A recent article in the Business-Journal with the title "Next Hot Spot? Western Reserve Corridor" examined the anticipated acceleration of new commercial and residential properties, especially as this east-west road south of the existing suburban population core is widened by the county.
The chief deputy engineer of Mahoning County discusses the project, explaining the phases of the widening, and the ongoing negotiations with property owners to secure the right-of-way.
In terms of future planning and expending public resources in the long-term, one may ask if widening Western Reserve Road is the best use of funds.
On one hand, the region's population is predicted to shrink by 15% over the next twenty years. We will have less people, but our urbanized footprint is growing rapidly.
We all see how vacancies along route 224 in boardman are increasing, and one can imagine the pattern will only be accelerated as the shopping infrastructure ages. What happened to Midlothian Blvd in the city in recent decades may happen to route 224 in the suburbs during the next few decades.
County money today is being spent on creating more infrastructure. Future county money (and your taxes) will then be spent on future maintenance such as snow removal and repaving this additional infrastructure in the years to come. Meanwhile, the existing infrastructure and suburbs are more neglected as resources are shifted.
One the other hand, you can get from Western Reserve Road to Cranberry Township in Pennsylvania in less than 45 minutes. If the future destiny of parts of the Youngstown metro region is to be a bedroom community for Pittsburgh, housing on Western Reserve Road offers the shortest commute via the OH-PA turnpike and its existing system of exits. Widening Western Reserve may get more people into Mahoning County and Ohio.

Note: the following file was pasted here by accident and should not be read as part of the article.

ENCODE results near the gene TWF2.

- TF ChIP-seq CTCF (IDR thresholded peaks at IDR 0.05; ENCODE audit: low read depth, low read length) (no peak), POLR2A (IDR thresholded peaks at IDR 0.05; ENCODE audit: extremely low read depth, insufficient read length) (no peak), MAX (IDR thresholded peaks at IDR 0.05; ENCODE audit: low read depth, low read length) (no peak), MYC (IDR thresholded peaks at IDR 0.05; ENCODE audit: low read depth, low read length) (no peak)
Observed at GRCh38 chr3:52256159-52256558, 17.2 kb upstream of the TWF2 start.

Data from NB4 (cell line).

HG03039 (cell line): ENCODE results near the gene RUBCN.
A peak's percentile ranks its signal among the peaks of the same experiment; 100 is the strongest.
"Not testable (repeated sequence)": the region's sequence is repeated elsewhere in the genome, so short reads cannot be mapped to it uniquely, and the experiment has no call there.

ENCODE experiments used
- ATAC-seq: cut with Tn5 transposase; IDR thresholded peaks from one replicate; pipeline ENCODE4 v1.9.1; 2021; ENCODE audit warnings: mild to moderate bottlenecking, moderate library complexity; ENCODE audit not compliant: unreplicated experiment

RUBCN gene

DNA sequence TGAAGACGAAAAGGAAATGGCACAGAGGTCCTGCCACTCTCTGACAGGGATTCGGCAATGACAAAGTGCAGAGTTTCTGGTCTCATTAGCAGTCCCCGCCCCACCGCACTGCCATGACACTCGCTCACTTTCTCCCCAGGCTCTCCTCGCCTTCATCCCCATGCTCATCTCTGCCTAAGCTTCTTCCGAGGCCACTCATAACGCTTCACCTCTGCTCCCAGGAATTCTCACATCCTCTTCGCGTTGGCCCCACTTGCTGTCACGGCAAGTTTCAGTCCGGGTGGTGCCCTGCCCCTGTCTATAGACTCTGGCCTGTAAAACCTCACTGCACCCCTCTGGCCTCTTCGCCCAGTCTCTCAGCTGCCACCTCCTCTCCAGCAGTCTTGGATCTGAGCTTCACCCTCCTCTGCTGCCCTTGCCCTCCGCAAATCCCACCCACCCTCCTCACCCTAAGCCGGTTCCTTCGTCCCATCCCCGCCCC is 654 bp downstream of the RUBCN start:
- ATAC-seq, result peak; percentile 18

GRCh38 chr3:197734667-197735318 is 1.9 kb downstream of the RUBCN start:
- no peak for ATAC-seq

what do you think?
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(historical note: Western Reserve Road was the southern boundary of both the Connecticut Western Reserve and Trumbull County. When Mahoning County was eventually formed, a chunk came from north of the road (from Trumbull) and a chunk from south of the road (from the already existing Columbiana County). Because of the different surveying methods used on either side of the road, the size of the townships differed on either side of Western Reserve Road and thus, Mahoning County today has two sizes of townships - resulting in its unique shape.
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